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Thread: Hampsten / Tournesol

  1. #141
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    Default Wow

    Hubba hubba!!!! Gotta post a complete pic when done. Spec sounds rad.
     

  2. #142
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    Talking

    Thanks timto. I forgot to mention that the frame comes with narrow, smooth finish Honjo fenders and Sheldon nuts for quick removal/install.

    Apparently, I screwed up my Honjo installation on my previous Hampsten so badly that I have been banned by Steve from any further fender work in the near future.
     

  3. #143
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    Default Interesting headset

    What sparkly red headset is that ?

    John
    Aurora CO
     

  4. #144
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    Quote Originally Posted by John Price View Post
    What sparkly red headset is that ?

    John
    Aurora CO
    chris king sotto voce, red
    Steve Hampsten
    www.hampsten.blogspot.com
    "Tighten the wingnuts!"

  5. #145
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    [QUOTE=fixednwinter;85830]My second frameset from Hampco.

    Dayum. I don't think I would do anything differently if I had that beauty. Sorry Darren, but this one replaces yours (barely) as most lust-worthy pig in my book.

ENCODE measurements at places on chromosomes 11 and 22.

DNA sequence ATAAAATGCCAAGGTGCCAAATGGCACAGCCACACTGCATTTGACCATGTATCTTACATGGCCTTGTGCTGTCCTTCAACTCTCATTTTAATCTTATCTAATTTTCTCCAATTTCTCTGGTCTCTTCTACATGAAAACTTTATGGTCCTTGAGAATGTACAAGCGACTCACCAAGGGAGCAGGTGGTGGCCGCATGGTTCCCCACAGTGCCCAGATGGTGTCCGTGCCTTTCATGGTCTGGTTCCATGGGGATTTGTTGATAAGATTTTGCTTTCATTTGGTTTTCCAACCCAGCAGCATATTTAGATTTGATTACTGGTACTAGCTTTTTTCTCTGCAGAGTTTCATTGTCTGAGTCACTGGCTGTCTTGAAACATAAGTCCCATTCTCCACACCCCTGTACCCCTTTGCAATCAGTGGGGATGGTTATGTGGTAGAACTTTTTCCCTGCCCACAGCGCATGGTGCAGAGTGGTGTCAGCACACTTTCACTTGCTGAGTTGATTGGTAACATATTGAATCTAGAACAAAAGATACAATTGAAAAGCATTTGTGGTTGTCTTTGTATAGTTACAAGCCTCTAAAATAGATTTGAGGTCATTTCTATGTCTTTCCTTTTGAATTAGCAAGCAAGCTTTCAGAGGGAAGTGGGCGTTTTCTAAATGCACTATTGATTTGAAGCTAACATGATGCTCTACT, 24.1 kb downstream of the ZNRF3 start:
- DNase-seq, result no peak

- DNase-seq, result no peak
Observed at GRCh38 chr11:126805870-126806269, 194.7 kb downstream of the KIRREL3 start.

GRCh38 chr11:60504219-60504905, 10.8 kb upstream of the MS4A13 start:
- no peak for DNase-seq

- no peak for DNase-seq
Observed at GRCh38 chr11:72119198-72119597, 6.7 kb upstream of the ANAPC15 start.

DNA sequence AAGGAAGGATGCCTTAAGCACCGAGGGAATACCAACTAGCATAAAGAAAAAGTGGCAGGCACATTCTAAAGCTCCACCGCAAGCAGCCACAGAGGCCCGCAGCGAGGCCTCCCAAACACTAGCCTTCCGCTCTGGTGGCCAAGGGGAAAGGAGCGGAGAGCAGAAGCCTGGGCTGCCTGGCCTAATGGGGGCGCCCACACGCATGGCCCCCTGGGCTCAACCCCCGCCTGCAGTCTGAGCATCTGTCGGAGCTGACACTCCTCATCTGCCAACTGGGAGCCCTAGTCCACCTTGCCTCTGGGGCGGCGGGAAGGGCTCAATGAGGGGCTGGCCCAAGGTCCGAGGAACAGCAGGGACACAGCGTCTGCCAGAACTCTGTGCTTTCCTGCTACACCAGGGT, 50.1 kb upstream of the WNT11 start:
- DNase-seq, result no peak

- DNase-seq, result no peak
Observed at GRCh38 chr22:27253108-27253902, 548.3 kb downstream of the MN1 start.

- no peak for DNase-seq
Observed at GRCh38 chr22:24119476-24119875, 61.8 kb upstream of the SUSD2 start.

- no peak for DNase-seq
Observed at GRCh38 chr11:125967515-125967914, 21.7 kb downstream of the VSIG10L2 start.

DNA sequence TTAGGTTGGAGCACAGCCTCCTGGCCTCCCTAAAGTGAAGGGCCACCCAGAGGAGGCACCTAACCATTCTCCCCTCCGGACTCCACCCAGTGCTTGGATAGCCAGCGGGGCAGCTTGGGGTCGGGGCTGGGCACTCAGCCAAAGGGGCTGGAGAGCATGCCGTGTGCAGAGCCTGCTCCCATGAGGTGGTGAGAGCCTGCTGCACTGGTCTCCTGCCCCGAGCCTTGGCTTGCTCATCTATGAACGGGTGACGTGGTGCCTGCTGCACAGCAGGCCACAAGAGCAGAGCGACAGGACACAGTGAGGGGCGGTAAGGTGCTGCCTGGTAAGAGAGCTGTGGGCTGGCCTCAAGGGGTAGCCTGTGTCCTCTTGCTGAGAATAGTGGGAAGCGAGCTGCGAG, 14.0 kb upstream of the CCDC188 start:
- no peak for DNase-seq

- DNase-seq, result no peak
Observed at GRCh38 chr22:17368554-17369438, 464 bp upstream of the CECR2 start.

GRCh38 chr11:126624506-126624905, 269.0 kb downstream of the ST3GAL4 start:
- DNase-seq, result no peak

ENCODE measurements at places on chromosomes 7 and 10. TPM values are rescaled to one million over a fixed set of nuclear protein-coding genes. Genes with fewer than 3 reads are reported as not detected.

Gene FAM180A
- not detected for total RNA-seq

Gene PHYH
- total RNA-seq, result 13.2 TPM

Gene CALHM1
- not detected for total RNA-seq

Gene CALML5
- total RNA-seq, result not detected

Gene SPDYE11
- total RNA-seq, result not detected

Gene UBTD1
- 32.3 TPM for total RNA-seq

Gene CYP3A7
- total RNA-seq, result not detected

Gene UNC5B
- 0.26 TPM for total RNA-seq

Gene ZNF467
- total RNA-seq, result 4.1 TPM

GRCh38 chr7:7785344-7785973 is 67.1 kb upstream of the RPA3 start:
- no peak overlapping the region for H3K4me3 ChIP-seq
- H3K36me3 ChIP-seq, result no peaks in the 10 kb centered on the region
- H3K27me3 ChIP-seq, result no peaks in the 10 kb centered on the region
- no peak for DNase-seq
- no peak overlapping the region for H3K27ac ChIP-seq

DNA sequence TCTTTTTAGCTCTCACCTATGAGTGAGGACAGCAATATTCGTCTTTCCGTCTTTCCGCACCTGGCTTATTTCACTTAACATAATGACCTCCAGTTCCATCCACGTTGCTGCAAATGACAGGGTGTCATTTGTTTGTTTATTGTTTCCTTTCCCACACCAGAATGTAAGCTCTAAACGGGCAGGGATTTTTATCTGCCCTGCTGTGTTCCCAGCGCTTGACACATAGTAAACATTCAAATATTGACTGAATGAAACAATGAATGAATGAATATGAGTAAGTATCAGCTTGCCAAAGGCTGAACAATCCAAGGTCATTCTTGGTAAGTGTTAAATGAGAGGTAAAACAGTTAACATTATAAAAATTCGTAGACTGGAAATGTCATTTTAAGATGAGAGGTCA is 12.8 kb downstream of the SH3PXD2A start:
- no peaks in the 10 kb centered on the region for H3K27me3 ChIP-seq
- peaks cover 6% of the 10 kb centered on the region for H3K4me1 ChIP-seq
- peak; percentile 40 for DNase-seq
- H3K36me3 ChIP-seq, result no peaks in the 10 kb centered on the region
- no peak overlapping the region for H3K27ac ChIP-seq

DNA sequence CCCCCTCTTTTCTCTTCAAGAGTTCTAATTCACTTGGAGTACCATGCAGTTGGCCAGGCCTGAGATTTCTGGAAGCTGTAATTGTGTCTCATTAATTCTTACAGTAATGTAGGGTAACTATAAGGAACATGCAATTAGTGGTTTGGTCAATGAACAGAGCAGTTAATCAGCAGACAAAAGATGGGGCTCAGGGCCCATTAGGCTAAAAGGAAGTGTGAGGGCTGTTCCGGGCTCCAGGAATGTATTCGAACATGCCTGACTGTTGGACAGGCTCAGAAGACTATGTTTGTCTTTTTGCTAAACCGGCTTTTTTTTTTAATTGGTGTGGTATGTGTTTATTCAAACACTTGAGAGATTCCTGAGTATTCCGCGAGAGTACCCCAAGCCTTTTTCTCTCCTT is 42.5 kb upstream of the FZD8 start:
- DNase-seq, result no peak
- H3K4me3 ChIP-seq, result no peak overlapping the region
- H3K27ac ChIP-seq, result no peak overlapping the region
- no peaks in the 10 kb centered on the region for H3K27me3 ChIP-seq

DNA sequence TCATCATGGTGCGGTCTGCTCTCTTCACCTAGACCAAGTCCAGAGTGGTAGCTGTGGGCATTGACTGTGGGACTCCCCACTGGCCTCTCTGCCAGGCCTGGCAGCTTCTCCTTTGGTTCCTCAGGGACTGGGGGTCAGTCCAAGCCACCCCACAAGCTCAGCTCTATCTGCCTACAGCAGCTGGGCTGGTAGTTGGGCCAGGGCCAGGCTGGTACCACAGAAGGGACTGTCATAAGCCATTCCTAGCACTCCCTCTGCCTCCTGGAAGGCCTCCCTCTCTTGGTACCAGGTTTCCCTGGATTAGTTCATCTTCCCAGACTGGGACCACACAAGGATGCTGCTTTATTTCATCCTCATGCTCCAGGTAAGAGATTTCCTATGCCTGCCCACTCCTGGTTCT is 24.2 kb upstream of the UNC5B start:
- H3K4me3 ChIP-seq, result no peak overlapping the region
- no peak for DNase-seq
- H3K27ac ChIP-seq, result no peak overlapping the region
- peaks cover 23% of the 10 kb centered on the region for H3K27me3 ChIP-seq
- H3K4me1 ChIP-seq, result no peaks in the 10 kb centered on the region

6. #146
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    fixednwinter,

    Magnifico! Smilin' Andy as a headbadgeónice touch! Haven't seen that before.
     

  7. #147
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    Quote Originally Posted by happycampyer View Post
    fixednwinter,

    Magnifico! Smilin' Andy as a headbadgeónice touch! Haven't seen that before.
    It's my tribute to a long-ago Bicycle Guide article that included a conversation between Mr. Andy Hampsten and Mr. Eddy Merckx.

    I asked Steve to put the Smilin' Andy on both the seat tube and head tube. This echoed a request that Andy made of Eddy Merckx in that '89 Bicycle Guide article, when Eddy was preparing the 7-11 bikes. Andy had remembered the Smilin' Eddy badges from older Merckx frames and wanted to emulate that.
     

  8. #148
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    Quote Originally Posted by SeanEasley View Post
    Sorry Darren, but this one replaces yours (barely) as most lust-worthy pig in my book.
    Comparing it to a NAHBS showpiece + it's Darren's - yikes, that's a lot of pressure on my pig!

    I better not screw up the build :)
     

  9. #149
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    Default Carbon Leger ready for the mountains!

    I love this bike, such a wolf in sheep's clothing.
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  10. #150
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    beautiful mix of classic and modern...
     

  11. #151
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    Gorgeous!! Love the gray frame with the reddish brown. Great combination of narrow Honjo fenders with a carbon frame. And really like your rear bag set-up.

    A winner, I know you're going to have great rides on it.